) led to a similar increase in this ratio. It has been recently reported that a substrate inhibitory domain (ASID) located at the middle of Aβ (17–23) is modulating γ-secretase activity by binding to an allosteric site within the γ-secretase complex and that the ‘Flemish’ mutant C99 increased γ-secretase activity via disruption of this ASID (Tian et al, 2010
). The E682K mutation is located at the Aβ11
site, which is not part of the previously delineated ASID, but had nevertheless a significant effect on Aβ1–40
levels and little effects on Aβ1–42
levels. We suggest the possibility that the interaction domain between γ-secretase and C99 is more extended than ASID and mutations such as the E682K mutation, as well as other similar substitutions, may be considered as new tools to investigate the possible allosteric modulation of γ-secretase by APP substrate.
The current data indicate that BACE1 cleaves APP at two distinct sites and that both are physiologically significant events in APP processing. So far, BACE1 is the most attractive drug target for AD treatments, and the evaluation of inhibitors under development for treatment of the disease focuses on the effect of blocking the β- site cleavage. This could be problematic because BACE1 inhibitors will also affect β′-site cleavage. Kinetic data showed that the BACE1 has a much higher enzymatic efficiency towards peptide containing the β-site than peptide containing the β′-site sequence (Yang et al, 2004
), which raises a theoretical possibility that BACE1 inhibitors may have differential inhibition effects on the two distinct sites depending on the concentrations used. This could cause relative shifts from β′- to β-site cleavage, as observed with the current mutation. We thus propose that inhibitor drugs should be carefully monitored for their dose-effect on both BACE1 cleavage sites and to measure, therefore, the effects on Aβ11–40/42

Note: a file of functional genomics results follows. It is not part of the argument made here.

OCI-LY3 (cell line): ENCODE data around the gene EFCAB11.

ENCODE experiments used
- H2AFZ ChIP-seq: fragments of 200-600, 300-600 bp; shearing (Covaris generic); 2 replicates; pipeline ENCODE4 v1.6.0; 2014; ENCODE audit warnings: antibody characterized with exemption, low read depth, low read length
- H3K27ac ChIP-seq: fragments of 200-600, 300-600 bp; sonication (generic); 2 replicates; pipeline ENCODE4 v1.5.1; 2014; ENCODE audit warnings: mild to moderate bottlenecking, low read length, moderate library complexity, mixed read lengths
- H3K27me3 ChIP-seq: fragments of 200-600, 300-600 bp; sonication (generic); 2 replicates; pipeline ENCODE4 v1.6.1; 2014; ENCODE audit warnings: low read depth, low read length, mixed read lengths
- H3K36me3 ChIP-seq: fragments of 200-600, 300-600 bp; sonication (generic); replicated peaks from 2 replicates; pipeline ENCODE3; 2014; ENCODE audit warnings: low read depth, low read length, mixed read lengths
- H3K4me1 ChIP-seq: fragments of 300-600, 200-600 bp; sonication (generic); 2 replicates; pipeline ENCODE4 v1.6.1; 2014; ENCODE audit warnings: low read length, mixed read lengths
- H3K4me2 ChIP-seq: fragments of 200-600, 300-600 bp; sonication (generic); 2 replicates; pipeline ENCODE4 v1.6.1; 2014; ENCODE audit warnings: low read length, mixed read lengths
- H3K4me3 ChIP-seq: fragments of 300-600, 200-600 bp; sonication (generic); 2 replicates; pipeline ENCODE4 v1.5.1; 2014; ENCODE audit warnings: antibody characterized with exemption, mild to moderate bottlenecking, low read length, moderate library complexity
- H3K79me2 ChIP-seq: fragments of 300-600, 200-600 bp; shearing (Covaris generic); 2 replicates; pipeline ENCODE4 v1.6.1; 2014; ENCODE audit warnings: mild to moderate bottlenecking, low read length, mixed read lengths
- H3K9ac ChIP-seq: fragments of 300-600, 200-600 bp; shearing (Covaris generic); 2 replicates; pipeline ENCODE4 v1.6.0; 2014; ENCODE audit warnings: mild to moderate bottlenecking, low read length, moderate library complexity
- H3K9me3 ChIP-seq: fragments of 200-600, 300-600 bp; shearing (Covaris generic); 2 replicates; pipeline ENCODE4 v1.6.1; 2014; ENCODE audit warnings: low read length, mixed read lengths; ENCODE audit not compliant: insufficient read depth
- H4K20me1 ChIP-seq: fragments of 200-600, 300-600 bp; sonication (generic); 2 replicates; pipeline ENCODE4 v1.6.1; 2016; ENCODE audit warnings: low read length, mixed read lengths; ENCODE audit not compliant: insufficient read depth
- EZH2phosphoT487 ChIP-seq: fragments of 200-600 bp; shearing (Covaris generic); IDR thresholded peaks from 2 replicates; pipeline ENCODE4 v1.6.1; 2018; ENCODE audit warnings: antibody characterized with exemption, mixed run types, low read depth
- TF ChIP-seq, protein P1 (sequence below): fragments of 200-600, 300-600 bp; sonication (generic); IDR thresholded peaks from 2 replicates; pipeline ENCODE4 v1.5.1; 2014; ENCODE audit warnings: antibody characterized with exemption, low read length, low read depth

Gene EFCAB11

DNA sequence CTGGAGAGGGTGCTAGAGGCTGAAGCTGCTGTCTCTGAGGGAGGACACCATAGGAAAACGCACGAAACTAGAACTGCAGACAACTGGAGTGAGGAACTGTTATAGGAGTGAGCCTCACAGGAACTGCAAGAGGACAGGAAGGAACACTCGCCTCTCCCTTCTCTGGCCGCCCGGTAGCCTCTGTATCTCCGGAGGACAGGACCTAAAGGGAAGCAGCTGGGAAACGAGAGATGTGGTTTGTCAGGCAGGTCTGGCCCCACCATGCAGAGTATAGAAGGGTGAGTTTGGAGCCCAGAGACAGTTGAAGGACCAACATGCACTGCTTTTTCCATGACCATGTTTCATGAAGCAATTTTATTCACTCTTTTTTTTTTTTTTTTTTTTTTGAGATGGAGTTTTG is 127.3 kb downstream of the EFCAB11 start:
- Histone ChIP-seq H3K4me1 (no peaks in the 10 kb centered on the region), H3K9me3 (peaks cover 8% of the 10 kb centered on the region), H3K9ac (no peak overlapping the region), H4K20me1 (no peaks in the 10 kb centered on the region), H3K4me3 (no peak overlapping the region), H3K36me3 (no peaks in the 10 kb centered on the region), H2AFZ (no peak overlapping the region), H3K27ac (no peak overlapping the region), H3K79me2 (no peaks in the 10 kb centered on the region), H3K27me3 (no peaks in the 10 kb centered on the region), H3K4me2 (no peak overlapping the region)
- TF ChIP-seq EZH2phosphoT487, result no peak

of any such drug when used in patients.
Finally it is likely that in the near future, increasing exon- and also exome-based sequencing efforts will increase the number of putative pathogenic mutations identified without further conclusive segregation-based evidence in a single family. Functional analysis of such mutations as demonstrated here will allow to determine the putative pathogenic nature of some of these mutations as more extensively discussed in (Guerreiro et al, 2010
). Such functional study may also be crucial to fill part of the existing gap in genetic research with regard to the postulated low frequency, moderate risk genetic loci that are now very difficult to identify and were called the ‘dark matter of disease risk’ (Manolio et al, 2009
; Singleton et al, 2010